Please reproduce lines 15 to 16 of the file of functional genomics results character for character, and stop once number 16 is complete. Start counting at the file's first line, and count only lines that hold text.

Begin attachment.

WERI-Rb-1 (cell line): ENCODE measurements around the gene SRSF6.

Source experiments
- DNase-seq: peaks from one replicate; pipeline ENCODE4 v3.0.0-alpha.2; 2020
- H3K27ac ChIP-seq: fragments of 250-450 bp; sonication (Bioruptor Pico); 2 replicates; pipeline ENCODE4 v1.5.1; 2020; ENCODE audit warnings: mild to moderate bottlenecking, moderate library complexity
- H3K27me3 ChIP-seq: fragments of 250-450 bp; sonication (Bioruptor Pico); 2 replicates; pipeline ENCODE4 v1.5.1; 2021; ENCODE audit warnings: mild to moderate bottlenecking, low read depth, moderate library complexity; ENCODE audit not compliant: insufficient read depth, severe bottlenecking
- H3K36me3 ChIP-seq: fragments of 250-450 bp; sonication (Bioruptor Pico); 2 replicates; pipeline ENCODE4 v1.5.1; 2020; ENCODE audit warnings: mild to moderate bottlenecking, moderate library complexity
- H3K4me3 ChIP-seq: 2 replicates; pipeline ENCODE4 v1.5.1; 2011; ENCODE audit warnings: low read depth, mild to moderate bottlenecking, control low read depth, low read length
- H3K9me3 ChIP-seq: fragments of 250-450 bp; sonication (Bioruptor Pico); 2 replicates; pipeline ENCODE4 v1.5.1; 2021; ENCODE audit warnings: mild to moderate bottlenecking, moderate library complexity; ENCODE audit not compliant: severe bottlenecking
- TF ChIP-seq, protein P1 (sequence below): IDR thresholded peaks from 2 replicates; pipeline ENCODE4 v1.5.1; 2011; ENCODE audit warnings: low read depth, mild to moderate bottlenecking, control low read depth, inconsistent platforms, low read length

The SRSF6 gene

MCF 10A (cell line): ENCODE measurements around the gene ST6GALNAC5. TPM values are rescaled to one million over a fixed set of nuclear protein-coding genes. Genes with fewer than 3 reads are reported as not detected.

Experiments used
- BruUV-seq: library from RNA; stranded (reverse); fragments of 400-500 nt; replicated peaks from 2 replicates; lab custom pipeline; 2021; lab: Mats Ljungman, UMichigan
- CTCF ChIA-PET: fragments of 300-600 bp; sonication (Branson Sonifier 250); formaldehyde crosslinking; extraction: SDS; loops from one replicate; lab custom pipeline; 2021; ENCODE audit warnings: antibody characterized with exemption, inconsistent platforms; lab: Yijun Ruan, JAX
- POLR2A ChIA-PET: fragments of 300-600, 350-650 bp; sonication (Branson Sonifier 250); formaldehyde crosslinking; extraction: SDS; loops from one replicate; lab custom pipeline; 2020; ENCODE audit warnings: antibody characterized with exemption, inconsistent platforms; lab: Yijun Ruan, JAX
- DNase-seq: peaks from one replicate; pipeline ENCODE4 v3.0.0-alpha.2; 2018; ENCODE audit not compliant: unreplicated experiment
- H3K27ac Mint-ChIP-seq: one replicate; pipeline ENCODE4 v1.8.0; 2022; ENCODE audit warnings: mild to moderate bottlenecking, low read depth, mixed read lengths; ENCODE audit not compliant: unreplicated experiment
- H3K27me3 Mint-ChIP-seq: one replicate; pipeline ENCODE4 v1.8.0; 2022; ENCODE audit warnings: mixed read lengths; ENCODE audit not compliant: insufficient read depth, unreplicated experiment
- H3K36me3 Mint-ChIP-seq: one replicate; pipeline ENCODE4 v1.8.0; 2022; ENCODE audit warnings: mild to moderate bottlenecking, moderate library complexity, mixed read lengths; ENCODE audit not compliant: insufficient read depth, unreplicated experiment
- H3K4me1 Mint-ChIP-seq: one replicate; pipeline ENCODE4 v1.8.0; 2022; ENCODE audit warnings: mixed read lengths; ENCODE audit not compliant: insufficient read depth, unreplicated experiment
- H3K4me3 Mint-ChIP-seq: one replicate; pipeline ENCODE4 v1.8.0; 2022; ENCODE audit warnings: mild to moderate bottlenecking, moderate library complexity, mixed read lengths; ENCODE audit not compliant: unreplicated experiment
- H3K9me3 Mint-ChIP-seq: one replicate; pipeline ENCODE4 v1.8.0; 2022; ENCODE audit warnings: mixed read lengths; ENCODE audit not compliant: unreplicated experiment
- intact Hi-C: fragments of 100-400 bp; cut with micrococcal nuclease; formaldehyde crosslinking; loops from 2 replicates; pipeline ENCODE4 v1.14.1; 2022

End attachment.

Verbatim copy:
- POLR2A ChIA-PET: fragments of 300-600, 350-650 bp; sonication (Branson Sonifier 250); formaldehyde crosslinking; extraction: SDS; loops from one replicate; lab custom pipeline; 2020; ENCODE audit warnings: antibody characterized with exemption, inconsistent platforms; lab: Yijun Ruan, JAX
- DNase-seq: peaks from one replicate; pipeline ENCODE4 v3.0.0-alpha.2; 2018; ENCODE audit not compliant: unreplicated experiment